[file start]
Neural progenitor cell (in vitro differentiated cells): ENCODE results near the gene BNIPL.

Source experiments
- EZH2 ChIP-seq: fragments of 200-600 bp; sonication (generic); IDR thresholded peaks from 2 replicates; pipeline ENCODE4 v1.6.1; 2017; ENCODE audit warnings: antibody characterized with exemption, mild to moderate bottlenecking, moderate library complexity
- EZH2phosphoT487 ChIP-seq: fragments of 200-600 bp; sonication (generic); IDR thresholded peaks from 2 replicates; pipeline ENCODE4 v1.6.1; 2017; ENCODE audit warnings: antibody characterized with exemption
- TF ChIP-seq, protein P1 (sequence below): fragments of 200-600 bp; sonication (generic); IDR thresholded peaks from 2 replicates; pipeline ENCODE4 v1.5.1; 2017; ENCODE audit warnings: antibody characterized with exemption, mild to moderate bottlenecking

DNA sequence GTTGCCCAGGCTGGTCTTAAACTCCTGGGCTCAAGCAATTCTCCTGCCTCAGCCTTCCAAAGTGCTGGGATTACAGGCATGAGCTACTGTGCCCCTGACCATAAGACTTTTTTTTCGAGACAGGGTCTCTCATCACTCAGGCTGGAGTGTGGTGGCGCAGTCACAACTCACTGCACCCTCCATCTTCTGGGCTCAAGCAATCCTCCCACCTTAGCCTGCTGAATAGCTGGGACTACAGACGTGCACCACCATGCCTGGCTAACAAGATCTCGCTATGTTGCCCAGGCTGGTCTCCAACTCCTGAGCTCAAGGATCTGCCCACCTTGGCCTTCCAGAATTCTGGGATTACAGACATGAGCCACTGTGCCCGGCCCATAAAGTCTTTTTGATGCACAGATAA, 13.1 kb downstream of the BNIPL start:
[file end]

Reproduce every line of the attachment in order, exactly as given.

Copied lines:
Neural progenitor cell (in vitro differentiated cells): ENCODE results near the gene BNIPL.

Source experiments
- EZH2 ChIP-seq: fragments of 200-600 bp; sonication (generic); IDR thresholded peaks from 2 replicates; pipeline ENCODE4 v1.6.1; 2017; ENCODE audit warnings: antibody characterized with exemption, mild to moderate bottlenecking, moderate library complexity
- EZH2phosphoT487 ChIP-seq: fragments of 200-600 bp; sonication (generic); IDR thresholded peaks from 2 replicates; pipeline ENCODE4 v1.6.1; 2017; ENCODE audit warnings: antibody characterized with exemption
- TF ChIP-seq, protein P1 (sequence below): fragments of 200-600 bp; sonication (generic); IDR thresholded peaks from 2 replicates; pipeline ENCODE4 v1.5.1; 2017; ENCODE audit warnings: antibody characterized with exemption, mild to moderate bottlenecking

DNA sequence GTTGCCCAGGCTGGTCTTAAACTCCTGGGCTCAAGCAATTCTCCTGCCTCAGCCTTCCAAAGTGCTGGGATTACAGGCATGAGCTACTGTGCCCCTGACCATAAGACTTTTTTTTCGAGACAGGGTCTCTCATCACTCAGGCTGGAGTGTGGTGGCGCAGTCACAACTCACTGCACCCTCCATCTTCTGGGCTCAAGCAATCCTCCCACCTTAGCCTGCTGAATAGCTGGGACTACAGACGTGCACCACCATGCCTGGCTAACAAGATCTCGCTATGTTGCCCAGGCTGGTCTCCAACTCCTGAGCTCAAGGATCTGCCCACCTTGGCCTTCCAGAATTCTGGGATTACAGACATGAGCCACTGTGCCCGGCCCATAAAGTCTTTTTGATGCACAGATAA, 13.1 kb downstream of the BNIPL start: